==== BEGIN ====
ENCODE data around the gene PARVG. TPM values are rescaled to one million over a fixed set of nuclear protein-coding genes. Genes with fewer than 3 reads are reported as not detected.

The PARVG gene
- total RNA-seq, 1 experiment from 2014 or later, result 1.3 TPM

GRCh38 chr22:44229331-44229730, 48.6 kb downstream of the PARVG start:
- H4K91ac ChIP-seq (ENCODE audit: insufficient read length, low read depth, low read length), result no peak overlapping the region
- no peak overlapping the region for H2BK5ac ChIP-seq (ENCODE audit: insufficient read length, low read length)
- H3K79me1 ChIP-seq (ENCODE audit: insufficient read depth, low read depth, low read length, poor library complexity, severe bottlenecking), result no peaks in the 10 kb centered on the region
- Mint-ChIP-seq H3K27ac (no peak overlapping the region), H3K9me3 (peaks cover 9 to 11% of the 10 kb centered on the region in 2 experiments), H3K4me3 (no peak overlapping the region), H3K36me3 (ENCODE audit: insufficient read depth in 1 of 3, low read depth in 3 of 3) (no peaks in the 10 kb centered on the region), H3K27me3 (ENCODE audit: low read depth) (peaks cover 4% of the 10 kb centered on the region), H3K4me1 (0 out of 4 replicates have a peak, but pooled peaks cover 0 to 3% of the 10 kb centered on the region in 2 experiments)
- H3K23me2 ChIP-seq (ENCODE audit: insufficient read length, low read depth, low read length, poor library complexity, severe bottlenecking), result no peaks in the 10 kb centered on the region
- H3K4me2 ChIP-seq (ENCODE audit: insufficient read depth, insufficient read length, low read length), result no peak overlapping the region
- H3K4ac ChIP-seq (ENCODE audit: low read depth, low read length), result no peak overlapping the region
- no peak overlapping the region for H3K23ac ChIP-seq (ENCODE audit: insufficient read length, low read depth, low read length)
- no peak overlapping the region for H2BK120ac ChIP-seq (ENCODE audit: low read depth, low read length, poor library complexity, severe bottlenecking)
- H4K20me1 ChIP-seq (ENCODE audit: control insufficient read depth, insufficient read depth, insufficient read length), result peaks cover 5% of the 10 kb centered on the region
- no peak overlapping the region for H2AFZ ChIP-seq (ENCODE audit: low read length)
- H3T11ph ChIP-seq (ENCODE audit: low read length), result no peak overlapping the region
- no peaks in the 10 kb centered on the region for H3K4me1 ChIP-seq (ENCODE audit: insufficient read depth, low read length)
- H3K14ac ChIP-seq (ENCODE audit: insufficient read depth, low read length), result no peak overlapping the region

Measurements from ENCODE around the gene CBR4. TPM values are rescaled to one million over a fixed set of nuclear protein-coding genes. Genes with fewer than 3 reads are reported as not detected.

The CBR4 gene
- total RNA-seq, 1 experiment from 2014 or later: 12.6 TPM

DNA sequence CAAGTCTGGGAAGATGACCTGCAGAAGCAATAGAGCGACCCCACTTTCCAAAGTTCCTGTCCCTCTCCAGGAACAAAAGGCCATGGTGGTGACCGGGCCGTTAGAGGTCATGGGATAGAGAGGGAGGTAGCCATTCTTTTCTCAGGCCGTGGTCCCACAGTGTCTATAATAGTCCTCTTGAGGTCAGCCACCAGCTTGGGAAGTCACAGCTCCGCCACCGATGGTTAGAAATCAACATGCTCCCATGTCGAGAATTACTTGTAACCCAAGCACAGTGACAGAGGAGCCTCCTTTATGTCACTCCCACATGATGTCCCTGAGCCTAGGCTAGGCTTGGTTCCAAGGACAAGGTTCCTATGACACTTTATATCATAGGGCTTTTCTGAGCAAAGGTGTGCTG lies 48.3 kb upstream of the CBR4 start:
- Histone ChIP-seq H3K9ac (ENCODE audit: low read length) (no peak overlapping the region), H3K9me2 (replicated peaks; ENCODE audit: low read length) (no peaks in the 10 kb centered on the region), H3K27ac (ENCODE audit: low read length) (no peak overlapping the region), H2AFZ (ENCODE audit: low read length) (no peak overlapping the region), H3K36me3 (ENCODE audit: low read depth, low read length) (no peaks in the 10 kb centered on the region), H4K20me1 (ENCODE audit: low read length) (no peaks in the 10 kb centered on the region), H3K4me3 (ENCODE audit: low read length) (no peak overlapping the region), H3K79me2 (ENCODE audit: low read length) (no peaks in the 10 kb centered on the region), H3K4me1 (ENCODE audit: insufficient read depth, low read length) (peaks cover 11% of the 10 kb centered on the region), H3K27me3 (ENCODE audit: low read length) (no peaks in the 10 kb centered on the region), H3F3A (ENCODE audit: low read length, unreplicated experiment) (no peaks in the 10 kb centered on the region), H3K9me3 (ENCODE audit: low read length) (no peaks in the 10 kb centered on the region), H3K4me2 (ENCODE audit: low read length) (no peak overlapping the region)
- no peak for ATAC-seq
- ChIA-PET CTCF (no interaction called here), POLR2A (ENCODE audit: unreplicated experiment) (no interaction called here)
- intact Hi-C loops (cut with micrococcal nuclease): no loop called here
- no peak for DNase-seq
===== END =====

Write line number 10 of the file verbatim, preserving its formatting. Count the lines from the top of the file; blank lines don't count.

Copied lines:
- H3K4me2 ChIP-seq (ENCODE audit: insufficient read depth, insufficient read length, low read length), result no peak overlapping the region